But in the back of my mind I knew there was a lot more down in inside of me. I knew creating the CD would be just like opening a door to grow, connect with others and move on up in my circumstances. My logo is a mockingbird taking flight. That logo is very powerful imagery for me to keep strong and moving up.
Knowing that I had one shot at creating an album, I wanted to really make it count for something. I wanted express my faith in this album but not in a way that was preachy. I just wanted to express my faith in the context of revealing my views and my inner workings and create something that would hopefully bring people joy and encouragement.
DATC: You’ve done a really nice version of Bob Dylan’s Pressing On – very timely, given the release of his latest Bootleg Series, Trouble No More. Why did you choose this song?
Mandy: Music has been for me always a place, a physical space to go to. When I go there I feel surrounded, understood and protected. I feel like I have the freedom to express whatever emotion is going on for me and there is no judgment. So, Pressing On for me is a song that I could sing in that space that gives me strength to keep moving forward through difficult circumstances to a higher calling and bigger reason. If I can press on then maybe someone else could be encouraged and feel like “She’s doing it, I can do it too.”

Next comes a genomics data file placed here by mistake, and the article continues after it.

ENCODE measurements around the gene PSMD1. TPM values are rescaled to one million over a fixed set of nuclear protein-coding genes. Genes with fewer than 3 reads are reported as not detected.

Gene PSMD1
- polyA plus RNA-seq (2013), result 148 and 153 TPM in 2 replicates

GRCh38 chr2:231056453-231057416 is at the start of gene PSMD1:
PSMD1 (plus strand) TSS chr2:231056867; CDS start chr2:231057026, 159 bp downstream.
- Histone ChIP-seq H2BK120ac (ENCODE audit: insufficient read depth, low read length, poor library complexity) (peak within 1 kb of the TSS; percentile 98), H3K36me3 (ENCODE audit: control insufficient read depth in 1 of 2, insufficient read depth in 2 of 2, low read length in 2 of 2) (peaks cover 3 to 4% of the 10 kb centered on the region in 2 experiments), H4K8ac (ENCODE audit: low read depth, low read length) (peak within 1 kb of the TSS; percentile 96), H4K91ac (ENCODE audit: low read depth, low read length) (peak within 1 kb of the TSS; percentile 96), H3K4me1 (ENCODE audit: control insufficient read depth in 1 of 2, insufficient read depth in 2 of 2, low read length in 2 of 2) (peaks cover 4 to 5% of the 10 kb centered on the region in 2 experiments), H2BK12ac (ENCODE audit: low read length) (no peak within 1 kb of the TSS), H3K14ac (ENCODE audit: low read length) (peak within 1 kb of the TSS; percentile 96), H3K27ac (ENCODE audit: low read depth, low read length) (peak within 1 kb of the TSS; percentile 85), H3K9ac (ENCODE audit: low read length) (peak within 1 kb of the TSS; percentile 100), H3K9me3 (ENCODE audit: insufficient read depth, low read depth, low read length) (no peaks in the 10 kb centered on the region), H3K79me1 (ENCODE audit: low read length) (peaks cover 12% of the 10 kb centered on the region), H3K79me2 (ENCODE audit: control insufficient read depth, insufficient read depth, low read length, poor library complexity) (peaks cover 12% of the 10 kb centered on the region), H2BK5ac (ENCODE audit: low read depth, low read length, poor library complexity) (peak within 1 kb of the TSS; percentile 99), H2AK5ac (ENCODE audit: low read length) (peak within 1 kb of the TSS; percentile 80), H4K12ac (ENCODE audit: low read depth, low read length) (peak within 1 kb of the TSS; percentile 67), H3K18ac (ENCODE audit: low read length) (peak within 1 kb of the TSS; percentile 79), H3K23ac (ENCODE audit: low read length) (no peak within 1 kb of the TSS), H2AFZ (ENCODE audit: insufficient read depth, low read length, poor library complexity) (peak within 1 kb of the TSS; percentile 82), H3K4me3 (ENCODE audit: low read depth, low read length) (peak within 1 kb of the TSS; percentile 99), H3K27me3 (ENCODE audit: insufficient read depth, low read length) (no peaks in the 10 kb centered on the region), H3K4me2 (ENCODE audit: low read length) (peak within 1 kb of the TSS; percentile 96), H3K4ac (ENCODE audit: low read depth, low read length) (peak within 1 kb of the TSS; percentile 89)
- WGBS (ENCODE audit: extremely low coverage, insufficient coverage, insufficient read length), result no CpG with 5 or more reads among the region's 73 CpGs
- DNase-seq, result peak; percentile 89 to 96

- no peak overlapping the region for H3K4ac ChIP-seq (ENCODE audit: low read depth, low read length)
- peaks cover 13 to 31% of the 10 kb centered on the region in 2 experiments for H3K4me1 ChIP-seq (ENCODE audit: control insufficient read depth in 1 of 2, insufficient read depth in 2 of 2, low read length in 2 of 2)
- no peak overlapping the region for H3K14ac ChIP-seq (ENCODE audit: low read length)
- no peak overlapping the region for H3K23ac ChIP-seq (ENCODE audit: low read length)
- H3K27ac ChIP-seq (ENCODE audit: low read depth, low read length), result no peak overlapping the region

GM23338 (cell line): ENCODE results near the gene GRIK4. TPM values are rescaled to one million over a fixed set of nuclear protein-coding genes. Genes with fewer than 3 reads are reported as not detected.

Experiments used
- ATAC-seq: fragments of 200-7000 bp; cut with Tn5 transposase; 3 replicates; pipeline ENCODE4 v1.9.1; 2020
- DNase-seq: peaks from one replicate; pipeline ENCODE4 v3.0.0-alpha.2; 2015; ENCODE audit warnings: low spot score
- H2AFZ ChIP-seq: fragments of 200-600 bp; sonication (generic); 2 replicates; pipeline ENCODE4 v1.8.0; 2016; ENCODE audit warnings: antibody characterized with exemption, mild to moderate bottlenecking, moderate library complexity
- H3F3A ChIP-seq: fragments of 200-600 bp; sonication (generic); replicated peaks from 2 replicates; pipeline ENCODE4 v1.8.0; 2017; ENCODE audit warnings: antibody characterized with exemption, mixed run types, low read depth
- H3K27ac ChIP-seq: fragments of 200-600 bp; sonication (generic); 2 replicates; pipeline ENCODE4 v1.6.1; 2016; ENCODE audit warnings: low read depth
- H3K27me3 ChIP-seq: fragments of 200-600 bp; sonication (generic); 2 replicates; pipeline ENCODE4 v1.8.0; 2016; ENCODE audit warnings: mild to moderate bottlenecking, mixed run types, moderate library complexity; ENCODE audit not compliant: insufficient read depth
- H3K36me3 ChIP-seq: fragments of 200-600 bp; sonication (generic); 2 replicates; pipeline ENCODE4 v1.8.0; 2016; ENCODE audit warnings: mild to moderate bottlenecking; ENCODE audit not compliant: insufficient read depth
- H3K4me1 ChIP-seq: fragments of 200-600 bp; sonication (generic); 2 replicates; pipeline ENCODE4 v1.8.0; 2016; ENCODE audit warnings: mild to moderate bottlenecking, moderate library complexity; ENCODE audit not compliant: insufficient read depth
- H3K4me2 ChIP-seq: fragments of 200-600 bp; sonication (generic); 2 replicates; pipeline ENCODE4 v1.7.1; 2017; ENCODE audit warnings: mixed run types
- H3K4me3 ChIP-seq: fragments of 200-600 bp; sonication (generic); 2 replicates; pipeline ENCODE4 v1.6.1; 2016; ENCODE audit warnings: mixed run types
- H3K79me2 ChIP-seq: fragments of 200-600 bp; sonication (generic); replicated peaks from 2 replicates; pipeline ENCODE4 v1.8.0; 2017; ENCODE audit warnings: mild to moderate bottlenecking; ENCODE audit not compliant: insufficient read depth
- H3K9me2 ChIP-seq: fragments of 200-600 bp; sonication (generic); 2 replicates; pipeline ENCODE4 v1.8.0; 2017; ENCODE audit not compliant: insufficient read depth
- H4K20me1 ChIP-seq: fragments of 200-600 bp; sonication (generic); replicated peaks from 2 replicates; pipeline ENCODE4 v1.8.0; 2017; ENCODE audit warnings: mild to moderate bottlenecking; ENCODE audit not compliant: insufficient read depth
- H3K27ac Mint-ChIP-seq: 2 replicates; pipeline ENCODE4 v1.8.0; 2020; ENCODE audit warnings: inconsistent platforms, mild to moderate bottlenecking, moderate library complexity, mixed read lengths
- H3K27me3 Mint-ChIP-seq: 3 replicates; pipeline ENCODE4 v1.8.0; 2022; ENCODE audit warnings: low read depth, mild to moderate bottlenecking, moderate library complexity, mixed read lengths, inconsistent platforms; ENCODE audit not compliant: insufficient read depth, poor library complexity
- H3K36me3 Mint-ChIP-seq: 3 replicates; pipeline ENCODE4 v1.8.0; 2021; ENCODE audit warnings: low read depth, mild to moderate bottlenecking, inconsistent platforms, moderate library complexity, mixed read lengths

DATC: And you’ve a Blind Willie Johnson song and a Mississippi Fred McDowell song on the album too. Do you relate to these old blues masters?
Mandy: Even though these masters are of a different gender, race and generation I find them very relatable. I think it’s the music that helps create bridges across these differences. They are singing about their struggles. They are down to earth and unpretentious. They are singing to keep their faith alive and share their experiences, because there is healing and connection in expressing. And so yeah, I can relate to them.